Property and equipment, net   180,748    218,036 
Intangible assets   20,000    22,500 
Other assets   46,145    52,470 
Deferred financing costs   619,373    842,533 
Total assets  $5,543,447   $7,784,284 
           
LIABILITIES AND STOCKHOLDERS’ EQUITY          
Current Liabilities:          
Accounts payable  $2,176,957   $886,316 
Accrued expenses   1,301,212    911,843 
UBS Credit Line   -    1,280,275 
Current portion of automobile loans   8,552    11,446 
Current portion of equipment loan   45,094    39,979 
Total current liabilities   3,531,815    3,129,859 
           
Other liabilities   30,000    30,000 
Deferred rent   -    1,807 
Long term portion of automobile loans   13,260    17,580 
Long term portion of equipment loan   14,962    36,495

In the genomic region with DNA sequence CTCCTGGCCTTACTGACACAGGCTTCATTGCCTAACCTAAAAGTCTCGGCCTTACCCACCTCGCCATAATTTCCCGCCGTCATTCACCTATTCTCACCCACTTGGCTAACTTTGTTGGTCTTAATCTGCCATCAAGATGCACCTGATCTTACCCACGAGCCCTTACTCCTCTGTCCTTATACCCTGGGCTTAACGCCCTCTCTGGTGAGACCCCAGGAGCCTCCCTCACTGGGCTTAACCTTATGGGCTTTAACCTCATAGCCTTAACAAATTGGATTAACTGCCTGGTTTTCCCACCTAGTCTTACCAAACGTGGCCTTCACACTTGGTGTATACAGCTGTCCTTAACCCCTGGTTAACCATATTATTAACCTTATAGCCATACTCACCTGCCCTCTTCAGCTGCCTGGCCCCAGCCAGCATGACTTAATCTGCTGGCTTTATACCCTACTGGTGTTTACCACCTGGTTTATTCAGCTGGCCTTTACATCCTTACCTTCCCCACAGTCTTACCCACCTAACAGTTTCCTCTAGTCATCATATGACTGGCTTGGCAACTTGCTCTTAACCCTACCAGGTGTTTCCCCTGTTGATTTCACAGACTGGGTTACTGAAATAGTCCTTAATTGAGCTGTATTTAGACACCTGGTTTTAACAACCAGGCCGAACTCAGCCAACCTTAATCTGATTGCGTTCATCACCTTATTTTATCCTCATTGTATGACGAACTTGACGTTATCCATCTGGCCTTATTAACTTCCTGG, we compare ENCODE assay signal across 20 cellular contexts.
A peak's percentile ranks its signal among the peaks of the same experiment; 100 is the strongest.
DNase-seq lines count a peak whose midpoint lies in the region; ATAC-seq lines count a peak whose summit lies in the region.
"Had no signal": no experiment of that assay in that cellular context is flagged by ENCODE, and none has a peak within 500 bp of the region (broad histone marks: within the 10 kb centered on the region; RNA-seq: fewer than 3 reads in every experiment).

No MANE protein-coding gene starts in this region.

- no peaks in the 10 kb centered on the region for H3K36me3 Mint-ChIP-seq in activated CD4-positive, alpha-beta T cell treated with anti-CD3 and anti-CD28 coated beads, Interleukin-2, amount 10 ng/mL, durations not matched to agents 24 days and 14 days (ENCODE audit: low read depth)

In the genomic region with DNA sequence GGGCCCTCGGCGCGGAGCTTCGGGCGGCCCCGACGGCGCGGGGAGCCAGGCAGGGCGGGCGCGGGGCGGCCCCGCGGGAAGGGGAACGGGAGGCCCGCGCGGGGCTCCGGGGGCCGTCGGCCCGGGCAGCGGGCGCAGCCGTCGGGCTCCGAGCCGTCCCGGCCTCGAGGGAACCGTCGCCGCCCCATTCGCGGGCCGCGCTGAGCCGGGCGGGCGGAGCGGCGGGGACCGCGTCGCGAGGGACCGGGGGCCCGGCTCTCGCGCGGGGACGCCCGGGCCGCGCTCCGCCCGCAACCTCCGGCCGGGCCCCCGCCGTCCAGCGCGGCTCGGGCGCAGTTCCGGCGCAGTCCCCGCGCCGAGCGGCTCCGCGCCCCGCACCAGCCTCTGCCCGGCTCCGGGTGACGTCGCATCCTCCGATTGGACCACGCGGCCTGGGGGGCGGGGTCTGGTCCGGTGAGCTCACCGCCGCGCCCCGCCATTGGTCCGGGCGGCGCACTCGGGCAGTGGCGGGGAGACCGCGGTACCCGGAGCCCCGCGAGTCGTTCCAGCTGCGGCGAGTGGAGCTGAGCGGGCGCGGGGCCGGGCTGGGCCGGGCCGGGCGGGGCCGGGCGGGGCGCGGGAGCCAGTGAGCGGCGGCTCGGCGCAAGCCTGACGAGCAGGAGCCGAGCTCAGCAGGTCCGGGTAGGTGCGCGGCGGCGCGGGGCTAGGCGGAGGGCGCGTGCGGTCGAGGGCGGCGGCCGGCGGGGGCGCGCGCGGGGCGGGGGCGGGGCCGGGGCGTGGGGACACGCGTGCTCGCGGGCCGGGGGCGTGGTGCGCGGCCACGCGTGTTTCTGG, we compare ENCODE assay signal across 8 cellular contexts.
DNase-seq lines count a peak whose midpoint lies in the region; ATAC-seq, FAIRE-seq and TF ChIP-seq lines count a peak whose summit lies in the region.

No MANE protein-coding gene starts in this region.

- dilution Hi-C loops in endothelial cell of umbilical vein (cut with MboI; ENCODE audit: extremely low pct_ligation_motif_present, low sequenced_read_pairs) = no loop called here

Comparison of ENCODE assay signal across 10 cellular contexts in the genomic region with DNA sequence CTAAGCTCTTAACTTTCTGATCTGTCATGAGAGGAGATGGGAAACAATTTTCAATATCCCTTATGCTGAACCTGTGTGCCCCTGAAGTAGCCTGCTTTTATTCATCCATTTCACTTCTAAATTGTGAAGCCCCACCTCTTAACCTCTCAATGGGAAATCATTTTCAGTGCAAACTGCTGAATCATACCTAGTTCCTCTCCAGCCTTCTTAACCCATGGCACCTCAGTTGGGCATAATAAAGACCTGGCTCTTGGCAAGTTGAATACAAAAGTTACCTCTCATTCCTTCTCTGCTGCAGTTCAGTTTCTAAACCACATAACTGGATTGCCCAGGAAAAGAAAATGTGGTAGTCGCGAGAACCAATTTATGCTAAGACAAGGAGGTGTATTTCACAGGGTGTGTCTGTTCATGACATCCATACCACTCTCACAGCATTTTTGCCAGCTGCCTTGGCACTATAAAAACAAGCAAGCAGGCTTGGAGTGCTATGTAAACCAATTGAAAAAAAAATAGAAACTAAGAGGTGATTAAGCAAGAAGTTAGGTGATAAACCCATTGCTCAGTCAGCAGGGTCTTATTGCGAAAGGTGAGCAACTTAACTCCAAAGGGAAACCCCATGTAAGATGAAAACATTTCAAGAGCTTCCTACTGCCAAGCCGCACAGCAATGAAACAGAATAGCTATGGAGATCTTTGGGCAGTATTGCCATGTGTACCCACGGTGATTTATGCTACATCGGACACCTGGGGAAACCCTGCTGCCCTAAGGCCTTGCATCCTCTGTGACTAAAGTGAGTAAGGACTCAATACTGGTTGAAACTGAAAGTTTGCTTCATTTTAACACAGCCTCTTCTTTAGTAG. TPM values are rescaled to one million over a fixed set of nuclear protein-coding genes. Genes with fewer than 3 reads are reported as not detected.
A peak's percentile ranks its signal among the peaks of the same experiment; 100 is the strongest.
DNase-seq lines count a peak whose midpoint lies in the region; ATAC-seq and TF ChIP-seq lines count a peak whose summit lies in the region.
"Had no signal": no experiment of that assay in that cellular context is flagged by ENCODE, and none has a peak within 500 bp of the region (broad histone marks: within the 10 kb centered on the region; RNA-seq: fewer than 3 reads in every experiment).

Total liabilities   3,590,037    3,215,741 
           
Commitments and contingencies, Note 8          
           
Stockholders’ Equity          
Preferred stock, par value $0.0001; authorized 1,000,000 shares; no shares issued and outstanding   -    - 
Common stock, par value $0.0001; authorized 35,000,000 shares; 8,639,914 and 7,715,306 shares issued and outstanding, as of June 30, 2017 and December 31, 2016, respectively   864    772 
Additional paid-in capital   22,609,829    17,575,583 
Accumulated deficit   (20,657,283)   (12,977,566)
Accumulated other comprehensive loss   -    (30,246)
Total stockholders’ equity   1,953,410    4,568,543 
           
Total liabilities and stockholders’ equity  $5,543,447   $7,784,284